How the Coast Guard is helping secure the presidential inauguration

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The Coast Guard will have explosives-sniffing K-9 teams on duty for the inauguration.

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At Joint Base Anacostia-Bolling, dozens of Coast Guard boats are on the water, with many more on trailer tow away ready to respond to emergencies or threats on the water.

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Several specialized teams are also standing by, including the Atlantic Strike Force, which is ready to respond to a weapons of mass destruction incident.

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The men and women of the Coast Guard are making sure that those parts of the Potomac and Anacostia rivers in D.C. are safe during the inuaguration.

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The Coast Guard has remote controlled robots on hand for the inauguration, some are small and mounted with a camera, so teams can get a look at a vessel before boarding it.

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The Coast Guard is enforcing a security zone with other agencies that stretches from the John Philip Sousa Bridge on the Anacostia River and Francis Scott Key Bridge on the Potomac River, all the way down to the Woodrow Wilson Bridge.

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The Coast Guard has been planning for the inauguration since August, but assets were moved into the area earlier than expected after the riot at the Capitol.

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Ahead of the inauguration, miles of the Potomac and Anacostia rivers in D.C. are off limits to everyone. It’s the men and women of the Coast Guard who are making sure those orders are followed.

“This is what they train for; this is one of those things that they actually look forward to participating in,” said Capt. Joseph Loring, sector commander of Maryland-National Capital Region of the Coast Guard.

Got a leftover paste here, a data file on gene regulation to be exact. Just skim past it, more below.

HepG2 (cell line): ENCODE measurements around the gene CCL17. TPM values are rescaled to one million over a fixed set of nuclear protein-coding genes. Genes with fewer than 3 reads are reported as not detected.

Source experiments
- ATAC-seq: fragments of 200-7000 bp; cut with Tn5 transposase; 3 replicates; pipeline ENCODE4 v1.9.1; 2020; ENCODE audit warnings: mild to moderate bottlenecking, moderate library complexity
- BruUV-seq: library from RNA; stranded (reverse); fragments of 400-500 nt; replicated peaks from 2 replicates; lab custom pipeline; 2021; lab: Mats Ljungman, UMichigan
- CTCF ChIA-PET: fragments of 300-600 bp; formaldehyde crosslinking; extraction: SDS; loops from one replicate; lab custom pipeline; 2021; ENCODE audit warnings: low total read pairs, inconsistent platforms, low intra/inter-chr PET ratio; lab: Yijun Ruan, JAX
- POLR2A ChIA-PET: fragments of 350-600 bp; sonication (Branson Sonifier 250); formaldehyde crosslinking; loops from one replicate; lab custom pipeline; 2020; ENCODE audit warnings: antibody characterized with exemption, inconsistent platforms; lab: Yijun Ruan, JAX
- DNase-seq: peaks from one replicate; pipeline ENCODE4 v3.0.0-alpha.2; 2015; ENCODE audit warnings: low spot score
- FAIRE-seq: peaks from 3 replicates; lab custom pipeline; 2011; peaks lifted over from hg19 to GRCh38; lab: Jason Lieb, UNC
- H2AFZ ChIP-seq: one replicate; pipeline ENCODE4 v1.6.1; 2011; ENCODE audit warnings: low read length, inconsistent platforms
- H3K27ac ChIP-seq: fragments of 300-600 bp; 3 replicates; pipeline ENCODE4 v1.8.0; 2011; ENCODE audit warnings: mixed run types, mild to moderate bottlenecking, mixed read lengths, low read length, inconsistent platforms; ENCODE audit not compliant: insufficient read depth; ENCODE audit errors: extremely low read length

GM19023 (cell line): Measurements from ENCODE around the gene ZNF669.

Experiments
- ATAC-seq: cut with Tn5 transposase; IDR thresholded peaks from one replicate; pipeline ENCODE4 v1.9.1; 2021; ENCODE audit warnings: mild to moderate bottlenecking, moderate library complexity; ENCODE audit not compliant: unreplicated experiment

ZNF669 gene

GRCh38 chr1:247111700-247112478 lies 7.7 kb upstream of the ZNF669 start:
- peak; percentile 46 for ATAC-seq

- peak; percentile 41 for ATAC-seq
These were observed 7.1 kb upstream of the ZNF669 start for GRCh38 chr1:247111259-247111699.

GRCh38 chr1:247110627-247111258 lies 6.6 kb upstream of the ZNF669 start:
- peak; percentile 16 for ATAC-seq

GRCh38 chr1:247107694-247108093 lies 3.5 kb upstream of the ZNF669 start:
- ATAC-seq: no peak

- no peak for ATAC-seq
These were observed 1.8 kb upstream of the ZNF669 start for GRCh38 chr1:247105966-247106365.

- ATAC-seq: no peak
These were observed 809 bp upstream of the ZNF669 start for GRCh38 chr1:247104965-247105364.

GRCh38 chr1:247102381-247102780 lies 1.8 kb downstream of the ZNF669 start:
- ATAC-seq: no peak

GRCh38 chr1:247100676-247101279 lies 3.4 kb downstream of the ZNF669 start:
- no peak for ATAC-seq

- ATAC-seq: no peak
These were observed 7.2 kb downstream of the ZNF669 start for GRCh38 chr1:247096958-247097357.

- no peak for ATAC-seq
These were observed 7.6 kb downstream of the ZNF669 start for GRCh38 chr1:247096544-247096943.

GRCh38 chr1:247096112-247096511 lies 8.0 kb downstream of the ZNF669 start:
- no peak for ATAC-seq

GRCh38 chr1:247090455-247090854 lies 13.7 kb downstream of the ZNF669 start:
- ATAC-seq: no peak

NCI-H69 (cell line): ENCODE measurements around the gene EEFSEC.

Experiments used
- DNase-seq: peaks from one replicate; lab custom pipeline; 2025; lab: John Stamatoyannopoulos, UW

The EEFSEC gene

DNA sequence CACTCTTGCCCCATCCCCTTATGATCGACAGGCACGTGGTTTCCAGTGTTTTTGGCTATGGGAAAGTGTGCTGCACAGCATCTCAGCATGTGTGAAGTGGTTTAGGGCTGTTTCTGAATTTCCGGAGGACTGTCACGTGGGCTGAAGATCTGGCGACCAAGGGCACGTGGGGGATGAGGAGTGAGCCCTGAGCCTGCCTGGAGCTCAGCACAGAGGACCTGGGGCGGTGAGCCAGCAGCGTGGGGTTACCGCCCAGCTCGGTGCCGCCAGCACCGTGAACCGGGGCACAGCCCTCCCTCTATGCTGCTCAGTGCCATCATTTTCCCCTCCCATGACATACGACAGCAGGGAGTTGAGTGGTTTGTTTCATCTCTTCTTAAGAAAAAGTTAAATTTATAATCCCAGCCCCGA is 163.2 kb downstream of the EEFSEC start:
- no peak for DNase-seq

At Joint Base Anacostia-Bolling, dozens of Coast Guard boats are on the water, with many more on trailers ready to be towed into the water.

Loring said the Coast Guard supports every inauguration by monitoring the waters around D.C. It’s enforcing a security zone with other agencies that stretches from the John Philip Sousa Bridge on the Anacostia River and Francis Scott Key Bridge on the Potomac River, all the way down to the Woodrow Wilson Bridge.

Planning for the inauguration has been taking place since August, but assets were moved into the area earlier than expected after the riot at the Capitol.

“Obviously, the events of Jan. 6 certainly heightened our concern level,” Loring said.

The Coast Guard is prepared to respond to more than just a boat venturing into waters where it should not be. Several specialized teams are also standing by, including the Atlantic Strike Force, which is ready to respond to a weapons of mass destruction incident.

Chief Petty Officer Rich Bradway, a leader of the strike team, stands near a blue tent setup near the Potomac River. The tent is set up to decontaminate first responders, dignitaries and others, in the event of a chemical, biological or radiological attack.

“They’ll be sprayed down with a decontamination solution, and they’ll go through a hand wash, boot wash and then be sprayed down in a shower. And then we start removing their outer garments,” Bradway said.

The Coast Guard also has remote-controlled robots on hand, some are small and mounted with a camera, so teams can get a look at a vessel before boarding it. Another has a claw on an arm, as well as a camera. Also, explosives-sniffing K-9 teams are on duty.

Lt. j.g. Kyle Walker is a member of the Maritime Safety and Security Team, which is the Coast Guard’s counterterrorism team. He said his teams prepare year-round for events, such as the inauguration, and that includes training in the possible use of force.

“Well, we obviously don’t want there to be any violations of law … we’re just hoping that we’re out here educating people on the security zone, keeping the waterways safe,” Walker said.


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Mike Murillo

Mike Murillo is a reporter and anchor at WTOP. Before joining WTOP in 2013, he worked in radio in Orlando, New York City and Philadelphia.

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